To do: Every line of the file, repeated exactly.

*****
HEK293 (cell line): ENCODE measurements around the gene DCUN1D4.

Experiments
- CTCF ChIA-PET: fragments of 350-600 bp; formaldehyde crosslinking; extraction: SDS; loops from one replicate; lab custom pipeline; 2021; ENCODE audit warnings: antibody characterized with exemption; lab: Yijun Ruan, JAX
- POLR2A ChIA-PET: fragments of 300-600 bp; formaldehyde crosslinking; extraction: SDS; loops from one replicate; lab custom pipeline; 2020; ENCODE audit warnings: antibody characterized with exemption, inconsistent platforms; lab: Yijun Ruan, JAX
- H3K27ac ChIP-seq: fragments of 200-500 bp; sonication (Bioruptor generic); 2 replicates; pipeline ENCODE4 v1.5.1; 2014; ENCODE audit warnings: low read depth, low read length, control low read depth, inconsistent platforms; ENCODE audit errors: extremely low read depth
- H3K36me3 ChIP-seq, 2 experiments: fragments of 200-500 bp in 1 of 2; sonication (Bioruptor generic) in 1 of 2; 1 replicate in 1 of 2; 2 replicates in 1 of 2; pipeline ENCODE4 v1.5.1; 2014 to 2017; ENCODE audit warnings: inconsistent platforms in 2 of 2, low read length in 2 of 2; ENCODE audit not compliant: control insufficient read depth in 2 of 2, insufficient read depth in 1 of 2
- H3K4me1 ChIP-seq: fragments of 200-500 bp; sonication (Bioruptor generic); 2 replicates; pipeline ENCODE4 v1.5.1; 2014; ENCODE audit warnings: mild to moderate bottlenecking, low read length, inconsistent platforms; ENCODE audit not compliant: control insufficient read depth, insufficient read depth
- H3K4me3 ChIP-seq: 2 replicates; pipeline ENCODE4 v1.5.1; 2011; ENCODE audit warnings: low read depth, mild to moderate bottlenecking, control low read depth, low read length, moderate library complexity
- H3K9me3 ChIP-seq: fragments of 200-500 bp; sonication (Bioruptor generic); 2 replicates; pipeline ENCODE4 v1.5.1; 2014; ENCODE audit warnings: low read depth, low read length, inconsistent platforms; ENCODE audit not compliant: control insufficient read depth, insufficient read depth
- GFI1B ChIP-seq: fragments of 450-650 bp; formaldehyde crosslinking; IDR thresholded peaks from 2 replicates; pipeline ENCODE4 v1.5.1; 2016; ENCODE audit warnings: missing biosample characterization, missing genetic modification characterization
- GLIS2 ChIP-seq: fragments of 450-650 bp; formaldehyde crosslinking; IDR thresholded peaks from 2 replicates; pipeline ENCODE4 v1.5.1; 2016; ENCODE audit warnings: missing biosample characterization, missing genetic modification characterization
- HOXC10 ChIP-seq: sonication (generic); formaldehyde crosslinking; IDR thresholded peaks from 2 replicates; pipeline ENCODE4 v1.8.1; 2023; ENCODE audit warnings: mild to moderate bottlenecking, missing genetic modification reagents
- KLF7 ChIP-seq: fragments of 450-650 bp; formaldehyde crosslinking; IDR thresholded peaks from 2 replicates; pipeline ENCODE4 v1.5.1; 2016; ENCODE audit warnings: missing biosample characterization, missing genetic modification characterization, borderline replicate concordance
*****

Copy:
HEK293 (cell line): ENCODE measurements around the gene DCUN1D4.

Experiments
- CTCF ChIA-PET: fragments of 350-600 bp; formaldehyde crosslinking; extraction: SDS; loops from one replicate; lab custom pipeline; 2021; ENCODE audit warnings: antibody characterized with exemption; lab: Yijun Ruan, JAX
- POLR2A ChIA-PET: fragments of 300-600 bp; formaldehyde crosslinking; extraction: SDS; loops from one replicate; lab custom pipeline; 2020; ENCODE audit warnings: antibody characterized with exemption, inconsistent platforms; lab: Yijun Ruan, JAX
- H3K27ac ChIP-seq: fragments of 200-500 bp; sonication (Bioruptor generic); 2 replicates; pipeline ENCODE4 v1.5.1; 2014; ENCODE audit warnings: low read depth, low read length, control low read depth, inconsistent platforms; ENCODE audit errors: extremely low read depth
- H3K36me3 ChIP-seq, 2 experiments: fragments of 200-500 bp in 1 of 2; sonication (Bioruptor generic) in 1 of 2; 1 replicate in 1 of 2; 2 replicates in 1 of 2; pipeline ENCODE4 v1.5.1; 2014 to 2017; ENCODE audit warnings: inconsistent platforms in 2 of 2, low read length in 2 of 2; ENCODE audit not compliant: control insufficient read depth in 2 of 2, insufficient read depth in 1 of 2
- H3K4me1 ChIP-seq: fragments of 200-500 bp; sonication (Bioruptor generic); 2 replicates; pipeline ENCODE4 v1.5.1; 2014; ENCODE audit warnings: mild to moderate bottlenecking, low read length, inconsistent platforms; ENCODE audit not compliant: control insufficient read depth, insufficient read depth
- H3K4me3 ChIP-seq: 2 replicates; pipeline ENCODE4 v1.5.1; 2011; ENCODE audit warnings: low read depth, mild to moderate bottlenecking, control low read depth, low read length, moderate library complexity
- H3K9me3 ChIP-seq: fragments of 200-500 bp; sonication (Bioruptor generic); 2 replicates; pipeline ENCODE4 v1.5.1; 2014; ENCODE audit warnings: low read depth, low read length, inconsistent platforms; ENCODE audit not compliant: control insufficient read depth, insufficient read depth
- GFI1B ChIP-seq: fragments of 450-650 bp; formaldehyde crosslinking; IDR thresholded peaks from 2 replicates; pipeline ENCODE4 v1.5.1; 2016; ENCODE audit warnings: missing biosample characterization, missing genetic modification characterization
- GLIS2 ChIP-seq: fragments of 450-650 bp; formaldehyde crosslinking; IDR thresholded peaks from 2 replicates; pipeline ENCODE4 v1.5.1; 2016; ENCODE audit warnings: missing biosample characterization, missing genetic modification characterization
- HOXC10 ChIP-seq: sonication (generic); formaldehyde crosslinking; IDR thresholded peaks from 2 replicates; pipeline ENCODE4 v1.8.1; 2023; ENCODE audit warnings: mild to moderate bottlenecking, missing genetic modification reagents
- KLF7 ChIP-seq: fragments of 450-650 bp; formaldehyde crosslinking; IDR thresholded peaks from 2 replicates; pipeline ENCODE4 v1.5.1; 2016; ENCODE audit warnings: missing biosample characterization, missing genetic modification characterization, borderline replicate concordance